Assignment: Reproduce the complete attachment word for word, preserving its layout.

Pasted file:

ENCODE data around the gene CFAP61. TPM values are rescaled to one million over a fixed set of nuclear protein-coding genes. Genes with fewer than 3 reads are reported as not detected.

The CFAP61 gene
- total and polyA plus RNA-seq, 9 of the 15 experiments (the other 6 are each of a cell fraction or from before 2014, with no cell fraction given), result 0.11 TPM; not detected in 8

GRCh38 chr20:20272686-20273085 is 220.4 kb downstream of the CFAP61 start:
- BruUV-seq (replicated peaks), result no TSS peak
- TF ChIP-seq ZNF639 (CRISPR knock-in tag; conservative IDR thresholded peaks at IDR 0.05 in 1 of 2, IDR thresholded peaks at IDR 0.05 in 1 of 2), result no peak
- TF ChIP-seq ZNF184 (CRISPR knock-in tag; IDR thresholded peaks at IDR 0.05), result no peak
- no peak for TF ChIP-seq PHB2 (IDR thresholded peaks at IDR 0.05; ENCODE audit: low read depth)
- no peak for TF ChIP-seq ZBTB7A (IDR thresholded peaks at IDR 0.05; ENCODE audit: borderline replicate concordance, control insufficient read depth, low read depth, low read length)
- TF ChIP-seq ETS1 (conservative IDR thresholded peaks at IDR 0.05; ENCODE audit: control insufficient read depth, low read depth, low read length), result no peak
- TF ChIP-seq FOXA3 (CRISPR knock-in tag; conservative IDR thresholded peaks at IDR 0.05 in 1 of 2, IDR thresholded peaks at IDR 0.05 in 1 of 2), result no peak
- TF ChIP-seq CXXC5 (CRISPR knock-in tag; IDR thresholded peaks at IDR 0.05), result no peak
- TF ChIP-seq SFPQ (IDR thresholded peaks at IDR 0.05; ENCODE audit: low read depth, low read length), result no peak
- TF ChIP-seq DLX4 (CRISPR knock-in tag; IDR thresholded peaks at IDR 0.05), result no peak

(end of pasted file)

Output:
ENCODE data around the gene CFAP61. TPM values are rescaled to one million over a fixed set of nuclear protein-coding genes. Genes with fewer than 3 reads are reported as not detected.

The CFAP61 gene
- total and polyA plus RNA-seq, 9 of the 15 experiments (the other 6 are each of a cell fraction or from before 2014, with no cell fraction given), result 0.11 TPM; not detected in 8

GRCh38 chr20:20272686-20273085 is 220.4 kb downstream of the CFAP61 start:
- BruUV-seq (replicated peaks), result no TSS peak
- TF ChIP-seq ZNF639 (CRISPR knock-in tag; conservative IDR thresholded peaks at IDR 0.05 in 1 of 2, IDR thresholded peaks at IDR 0.05 in 1 of 2), result no peak
- TF ChIP-seq ZNF184 (CRISPR knock-in tag; IDR thresholded peaks at IDR 0.05), result no peak
- no peak for TF ChIP-seq PHB2 (IDR thresholded peaks at IDR 0.05; ENCODE audit: low read depth)
- no peak for TF ChIP-seq ZBTB7A (IDR thresholded peaks at IDR 0.05; ENCODE audit: borderline replicate concordance, control insufficient read depth, low read depth, low read length)
- TF ChIP-seq ETS1 (conservative IDR thresholded peaks at IDR 0.05; ENCODE audit: control insufficient read depth, low read depth, low read length), result no peak
- TF ChIP-seq FOXA3 (CRISPR knock-in tag; conservative IDR thresholded peaks at IDR 0.05 in 1 of 2, IDR thresholded peaks at IDR 0.05 in 1 of 2), result no peak
- TF ChIP-seq CXXC5 (CRISPR knock-in tag; IDR thresholded peaks at IDR 0.05), result no peak
- TF ChIP-seq SFPQ (IDR thresholded peaks at IDR 0.05; ENCODE audit: low read depth, low read length), result no peak
- TF ChIP-seq DLX4 (CRISPR knock-in tag; IDR thresholded peaks at IDR 0.05), result no peak